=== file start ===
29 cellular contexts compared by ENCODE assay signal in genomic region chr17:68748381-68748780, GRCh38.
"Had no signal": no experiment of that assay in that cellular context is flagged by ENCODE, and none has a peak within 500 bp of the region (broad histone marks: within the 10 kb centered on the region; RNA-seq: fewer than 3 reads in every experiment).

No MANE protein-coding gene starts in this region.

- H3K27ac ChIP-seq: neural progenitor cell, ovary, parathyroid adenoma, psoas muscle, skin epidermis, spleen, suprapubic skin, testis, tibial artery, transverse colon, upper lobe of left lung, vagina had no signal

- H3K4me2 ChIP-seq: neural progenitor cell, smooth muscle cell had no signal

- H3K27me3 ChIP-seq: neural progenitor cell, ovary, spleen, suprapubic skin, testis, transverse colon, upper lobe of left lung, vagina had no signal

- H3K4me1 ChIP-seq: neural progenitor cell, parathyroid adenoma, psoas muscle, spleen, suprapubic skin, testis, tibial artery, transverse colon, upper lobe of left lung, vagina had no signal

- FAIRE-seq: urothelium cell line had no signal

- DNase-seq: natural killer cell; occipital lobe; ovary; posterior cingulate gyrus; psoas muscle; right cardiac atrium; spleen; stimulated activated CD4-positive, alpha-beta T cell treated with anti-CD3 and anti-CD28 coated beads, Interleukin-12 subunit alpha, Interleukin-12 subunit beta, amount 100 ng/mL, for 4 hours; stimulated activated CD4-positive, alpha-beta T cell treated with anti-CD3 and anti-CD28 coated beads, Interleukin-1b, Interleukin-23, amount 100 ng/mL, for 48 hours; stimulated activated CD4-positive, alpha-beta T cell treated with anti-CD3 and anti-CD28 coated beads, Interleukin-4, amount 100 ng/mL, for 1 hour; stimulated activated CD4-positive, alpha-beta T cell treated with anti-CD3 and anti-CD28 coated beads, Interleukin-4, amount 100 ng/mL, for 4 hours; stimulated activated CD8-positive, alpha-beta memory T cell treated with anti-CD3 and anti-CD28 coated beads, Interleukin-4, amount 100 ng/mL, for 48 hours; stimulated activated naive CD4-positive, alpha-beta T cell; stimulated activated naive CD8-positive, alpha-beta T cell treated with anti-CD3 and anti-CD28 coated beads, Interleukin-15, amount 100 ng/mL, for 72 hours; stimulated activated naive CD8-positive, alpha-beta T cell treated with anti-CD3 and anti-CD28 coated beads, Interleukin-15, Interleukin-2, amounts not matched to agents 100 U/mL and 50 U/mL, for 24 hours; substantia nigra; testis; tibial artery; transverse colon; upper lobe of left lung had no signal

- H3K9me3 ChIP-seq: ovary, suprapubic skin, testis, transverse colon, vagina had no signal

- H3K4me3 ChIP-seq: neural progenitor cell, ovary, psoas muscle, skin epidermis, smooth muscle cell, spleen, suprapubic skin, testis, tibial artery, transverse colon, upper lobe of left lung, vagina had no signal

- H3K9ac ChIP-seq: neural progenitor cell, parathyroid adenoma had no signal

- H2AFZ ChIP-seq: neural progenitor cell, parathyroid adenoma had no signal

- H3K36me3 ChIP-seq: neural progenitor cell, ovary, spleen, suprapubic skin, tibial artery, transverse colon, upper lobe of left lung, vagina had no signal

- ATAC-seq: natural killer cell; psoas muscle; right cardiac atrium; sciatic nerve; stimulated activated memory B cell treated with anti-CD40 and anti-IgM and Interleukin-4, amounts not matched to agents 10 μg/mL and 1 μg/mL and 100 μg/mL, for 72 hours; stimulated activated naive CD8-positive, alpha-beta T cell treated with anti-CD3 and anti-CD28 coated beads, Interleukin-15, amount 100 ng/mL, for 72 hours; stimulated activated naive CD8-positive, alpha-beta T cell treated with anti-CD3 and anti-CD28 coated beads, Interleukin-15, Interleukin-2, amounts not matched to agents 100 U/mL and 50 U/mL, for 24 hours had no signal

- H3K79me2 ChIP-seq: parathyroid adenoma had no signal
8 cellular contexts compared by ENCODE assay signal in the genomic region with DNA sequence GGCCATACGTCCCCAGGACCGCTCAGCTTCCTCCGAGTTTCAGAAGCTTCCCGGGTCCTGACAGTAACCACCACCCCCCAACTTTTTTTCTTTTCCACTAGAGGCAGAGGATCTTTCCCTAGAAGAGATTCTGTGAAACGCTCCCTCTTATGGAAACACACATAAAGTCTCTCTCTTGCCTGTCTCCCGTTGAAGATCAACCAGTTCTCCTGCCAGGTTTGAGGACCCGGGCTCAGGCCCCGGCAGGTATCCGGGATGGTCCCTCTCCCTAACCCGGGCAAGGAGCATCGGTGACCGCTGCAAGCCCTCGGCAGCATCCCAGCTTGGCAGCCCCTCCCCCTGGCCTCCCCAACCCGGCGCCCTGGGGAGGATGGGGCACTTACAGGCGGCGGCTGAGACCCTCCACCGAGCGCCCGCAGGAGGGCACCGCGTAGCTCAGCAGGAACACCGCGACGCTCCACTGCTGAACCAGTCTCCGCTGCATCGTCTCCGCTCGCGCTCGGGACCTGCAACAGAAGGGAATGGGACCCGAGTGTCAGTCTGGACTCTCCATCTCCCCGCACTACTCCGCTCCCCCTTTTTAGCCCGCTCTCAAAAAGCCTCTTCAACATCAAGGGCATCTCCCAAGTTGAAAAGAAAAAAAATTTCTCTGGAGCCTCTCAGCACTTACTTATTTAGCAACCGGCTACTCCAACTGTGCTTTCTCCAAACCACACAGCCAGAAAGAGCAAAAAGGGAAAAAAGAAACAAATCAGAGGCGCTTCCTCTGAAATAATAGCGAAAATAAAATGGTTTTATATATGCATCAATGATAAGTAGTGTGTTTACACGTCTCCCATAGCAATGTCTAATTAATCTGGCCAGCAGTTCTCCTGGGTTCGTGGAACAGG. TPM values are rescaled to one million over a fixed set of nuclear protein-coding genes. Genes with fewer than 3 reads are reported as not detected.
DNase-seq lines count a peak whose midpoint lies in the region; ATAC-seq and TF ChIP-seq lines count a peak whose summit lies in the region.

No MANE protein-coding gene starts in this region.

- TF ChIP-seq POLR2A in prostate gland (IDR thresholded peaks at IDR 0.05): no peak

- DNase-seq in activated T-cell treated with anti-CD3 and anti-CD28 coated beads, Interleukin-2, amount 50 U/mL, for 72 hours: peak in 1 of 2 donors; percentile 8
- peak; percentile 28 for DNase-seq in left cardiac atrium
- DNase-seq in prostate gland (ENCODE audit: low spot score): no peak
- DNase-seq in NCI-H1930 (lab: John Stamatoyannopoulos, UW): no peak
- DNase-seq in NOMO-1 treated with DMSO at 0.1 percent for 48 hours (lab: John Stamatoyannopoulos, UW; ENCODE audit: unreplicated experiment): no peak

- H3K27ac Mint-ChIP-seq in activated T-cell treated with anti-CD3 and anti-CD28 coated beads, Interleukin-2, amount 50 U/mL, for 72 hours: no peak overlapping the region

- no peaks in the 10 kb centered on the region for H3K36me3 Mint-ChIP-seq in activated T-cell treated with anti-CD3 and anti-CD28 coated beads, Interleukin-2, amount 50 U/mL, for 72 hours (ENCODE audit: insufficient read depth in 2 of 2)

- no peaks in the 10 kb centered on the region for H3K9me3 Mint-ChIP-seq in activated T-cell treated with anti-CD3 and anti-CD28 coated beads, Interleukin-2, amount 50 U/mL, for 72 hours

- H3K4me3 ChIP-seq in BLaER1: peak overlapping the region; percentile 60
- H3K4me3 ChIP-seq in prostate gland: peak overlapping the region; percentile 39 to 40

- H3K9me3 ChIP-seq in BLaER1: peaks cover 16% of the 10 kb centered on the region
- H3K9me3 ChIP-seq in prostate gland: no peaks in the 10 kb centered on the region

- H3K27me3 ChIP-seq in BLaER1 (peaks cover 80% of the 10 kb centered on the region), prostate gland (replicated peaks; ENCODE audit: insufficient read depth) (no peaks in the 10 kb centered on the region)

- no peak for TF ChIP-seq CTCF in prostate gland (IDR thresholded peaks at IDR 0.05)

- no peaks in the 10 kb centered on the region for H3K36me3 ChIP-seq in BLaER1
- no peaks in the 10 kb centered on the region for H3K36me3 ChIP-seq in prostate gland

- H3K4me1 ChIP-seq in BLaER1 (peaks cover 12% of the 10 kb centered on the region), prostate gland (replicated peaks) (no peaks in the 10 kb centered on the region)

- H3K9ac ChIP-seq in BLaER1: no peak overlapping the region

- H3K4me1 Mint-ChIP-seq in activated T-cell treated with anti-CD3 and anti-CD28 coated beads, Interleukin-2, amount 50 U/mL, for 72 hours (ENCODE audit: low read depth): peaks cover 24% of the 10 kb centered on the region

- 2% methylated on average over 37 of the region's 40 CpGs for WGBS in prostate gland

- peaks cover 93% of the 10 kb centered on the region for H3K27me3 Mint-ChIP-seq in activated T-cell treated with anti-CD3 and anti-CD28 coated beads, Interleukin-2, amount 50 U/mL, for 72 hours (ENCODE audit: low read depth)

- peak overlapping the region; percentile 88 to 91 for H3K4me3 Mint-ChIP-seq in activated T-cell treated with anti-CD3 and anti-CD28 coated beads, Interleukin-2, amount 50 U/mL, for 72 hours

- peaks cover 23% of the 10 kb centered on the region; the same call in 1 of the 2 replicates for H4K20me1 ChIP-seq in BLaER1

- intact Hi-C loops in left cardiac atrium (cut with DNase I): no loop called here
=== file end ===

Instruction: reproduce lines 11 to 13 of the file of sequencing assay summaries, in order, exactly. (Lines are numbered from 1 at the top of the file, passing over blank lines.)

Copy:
- H3K4me3 ChIP-seq: neural progenitor cell, ovary, psoas muscle, skin epidermis, smooth muscle cell, spleen, suprapubic skin, testis, tibial artery, transverse colon, upper lobe of left lung, vagina had no signal

- H3K9ac ChIP-seq: neural progenitor cell, parathyroid adenoma had no signal

- H2AFZ ChIP-seq: neural progenitor cell, parathyroid adenoma had no signal